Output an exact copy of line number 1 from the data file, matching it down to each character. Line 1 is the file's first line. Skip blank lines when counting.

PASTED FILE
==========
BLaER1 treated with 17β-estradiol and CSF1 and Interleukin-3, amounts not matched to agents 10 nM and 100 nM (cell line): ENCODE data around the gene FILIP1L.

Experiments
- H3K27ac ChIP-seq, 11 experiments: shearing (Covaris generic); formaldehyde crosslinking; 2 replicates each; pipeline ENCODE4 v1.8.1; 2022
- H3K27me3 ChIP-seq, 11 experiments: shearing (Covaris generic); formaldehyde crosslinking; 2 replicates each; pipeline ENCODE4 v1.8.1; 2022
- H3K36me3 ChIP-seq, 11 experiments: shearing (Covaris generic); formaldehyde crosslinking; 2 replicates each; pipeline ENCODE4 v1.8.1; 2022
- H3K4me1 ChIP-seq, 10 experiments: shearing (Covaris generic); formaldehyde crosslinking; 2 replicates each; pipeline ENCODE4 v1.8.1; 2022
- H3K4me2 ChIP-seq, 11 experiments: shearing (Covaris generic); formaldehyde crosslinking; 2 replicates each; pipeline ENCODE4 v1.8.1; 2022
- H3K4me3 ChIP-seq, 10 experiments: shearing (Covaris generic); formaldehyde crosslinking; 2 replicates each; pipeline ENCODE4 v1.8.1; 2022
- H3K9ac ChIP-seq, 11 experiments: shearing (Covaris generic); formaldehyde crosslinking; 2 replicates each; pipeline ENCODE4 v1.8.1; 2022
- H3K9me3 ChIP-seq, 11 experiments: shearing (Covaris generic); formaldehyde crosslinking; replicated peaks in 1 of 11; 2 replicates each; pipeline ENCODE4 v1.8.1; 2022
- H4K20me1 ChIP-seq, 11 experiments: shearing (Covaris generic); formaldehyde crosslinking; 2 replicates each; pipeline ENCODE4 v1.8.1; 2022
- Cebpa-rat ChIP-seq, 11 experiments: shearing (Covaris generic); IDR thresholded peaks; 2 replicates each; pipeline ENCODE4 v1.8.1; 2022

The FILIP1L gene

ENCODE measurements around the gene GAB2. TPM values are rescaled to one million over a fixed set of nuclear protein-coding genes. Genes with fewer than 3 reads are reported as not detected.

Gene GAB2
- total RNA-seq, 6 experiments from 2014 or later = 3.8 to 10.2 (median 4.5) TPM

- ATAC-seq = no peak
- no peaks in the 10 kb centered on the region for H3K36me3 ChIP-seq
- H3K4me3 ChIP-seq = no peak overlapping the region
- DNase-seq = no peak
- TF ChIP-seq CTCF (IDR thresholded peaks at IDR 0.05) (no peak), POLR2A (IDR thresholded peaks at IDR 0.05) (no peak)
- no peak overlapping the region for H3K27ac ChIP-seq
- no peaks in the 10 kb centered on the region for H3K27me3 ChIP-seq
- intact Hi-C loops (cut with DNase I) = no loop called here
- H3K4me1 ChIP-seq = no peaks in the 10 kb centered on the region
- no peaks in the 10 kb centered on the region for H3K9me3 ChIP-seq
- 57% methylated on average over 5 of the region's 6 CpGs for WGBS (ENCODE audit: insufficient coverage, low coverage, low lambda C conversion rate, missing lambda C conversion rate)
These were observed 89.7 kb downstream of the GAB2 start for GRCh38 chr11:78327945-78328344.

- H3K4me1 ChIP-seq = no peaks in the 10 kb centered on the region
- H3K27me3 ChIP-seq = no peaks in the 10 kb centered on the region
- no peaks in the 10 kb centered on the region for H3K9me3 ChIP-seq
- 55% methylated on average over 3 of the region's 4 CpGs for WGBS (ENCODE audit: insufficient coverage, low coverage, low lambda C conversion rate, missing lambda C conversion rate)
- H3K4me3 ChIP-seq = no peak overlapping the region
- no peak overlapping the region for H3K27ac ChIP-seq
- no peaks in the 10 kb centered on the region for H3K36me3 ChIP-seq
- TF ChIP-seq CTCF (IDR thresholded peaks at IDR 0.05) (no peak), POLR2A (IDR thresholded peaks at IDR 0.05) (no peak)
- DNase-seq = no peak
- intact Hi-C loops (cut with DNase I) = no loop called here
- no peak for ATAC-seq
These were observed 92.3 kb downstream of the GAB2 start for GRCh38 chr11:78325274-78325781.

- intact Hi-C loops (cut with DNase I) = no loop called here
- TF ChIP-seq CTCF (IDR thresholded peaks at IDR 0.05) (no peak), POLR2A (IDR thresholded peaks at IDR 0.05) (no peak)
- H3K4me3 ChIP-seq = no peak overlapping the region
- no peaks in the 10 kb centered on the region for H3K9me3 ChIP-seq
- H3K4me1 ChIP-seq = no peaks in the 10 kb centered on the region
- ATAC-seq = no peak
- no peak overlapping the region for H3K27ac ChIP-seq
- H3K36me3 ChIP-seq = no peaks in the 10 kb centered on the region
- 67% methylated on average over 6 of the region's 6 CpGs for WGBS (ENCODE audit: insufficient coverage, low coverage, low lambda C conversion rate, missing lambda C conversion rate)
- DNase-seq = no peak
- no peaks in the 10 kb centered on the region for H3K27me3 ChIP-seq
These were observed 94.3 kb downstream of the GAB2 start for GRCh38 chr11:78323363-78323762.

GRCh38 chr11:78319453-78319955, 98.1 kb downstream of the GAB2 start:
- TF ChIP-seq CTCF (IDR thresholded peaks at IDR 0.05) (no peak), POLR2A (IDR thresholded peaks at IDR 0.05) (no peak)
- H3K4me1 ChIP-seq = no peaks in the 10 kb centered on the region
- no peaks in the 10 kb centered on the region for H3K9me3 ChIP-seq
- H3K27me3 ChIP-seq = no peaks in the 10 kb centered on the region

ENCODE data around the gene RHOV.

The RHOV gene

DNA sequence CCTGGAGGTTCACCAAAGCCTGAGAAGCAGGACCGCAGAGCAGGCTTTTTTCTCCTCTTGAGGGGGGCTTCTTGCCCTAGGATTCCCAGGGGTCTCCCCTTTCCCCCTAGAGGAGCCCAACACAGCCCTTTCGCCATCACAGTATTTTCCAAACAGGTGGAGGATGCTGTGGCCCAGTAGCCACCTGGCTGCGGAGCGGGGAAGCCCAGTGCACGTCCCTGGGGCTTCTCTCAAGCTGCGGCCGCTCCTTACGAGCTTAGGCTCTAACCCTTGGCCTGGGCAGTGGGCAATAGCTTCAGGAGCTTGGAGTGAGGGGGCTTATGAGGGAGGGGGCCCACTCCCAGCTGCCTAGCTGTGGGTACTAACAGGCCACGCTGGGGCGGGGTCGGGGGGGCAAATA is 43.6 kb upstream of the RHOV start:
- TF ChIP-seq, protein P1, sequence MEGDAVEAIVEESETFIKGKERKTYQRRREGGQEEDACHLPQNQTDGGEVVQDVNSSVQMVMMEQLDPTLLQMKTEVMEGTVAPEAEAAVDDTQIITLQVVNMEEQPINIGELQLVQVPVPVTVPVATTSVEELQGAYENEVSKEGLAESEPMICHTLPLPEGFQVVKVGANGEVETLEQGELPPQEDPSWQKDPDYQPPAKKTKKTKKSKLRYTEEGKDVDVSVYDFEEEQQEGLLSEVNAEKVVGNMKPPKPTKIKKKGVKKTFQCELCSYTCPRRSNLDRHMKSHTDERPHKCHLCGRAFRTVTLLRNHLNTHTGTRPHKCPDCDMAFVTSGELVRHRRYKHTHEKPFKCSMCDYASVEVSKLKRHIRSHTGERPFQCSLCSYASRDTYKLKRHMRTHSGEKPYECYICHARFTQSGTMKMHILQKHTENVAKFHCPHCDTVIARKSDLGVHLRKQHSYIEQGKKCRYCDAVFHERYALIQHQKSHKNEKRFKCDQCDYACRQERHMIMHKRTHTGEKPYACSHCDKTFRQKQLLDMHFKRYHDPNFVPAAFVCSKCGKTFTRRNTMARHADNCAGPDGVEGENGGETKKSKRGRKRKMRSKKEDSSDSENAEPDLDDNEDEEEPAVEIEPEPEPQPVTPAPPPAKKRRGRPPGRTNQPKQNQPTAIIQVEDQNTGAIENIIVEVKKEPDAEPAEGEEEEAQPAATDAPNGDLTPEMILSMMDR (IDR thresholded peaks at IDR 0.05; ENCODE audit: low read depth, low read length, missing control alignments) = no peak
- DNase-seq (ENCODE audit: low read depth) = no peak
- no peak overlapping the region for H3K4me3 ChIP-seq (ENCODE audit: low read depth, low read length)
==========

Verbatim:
BLaER1 treated with 17β-estradiol and CSF1 and Interleukin-3, amounts not matched to agents 10 nM and 100 nM (cell line): ENCODE data around the gene FILIP1L.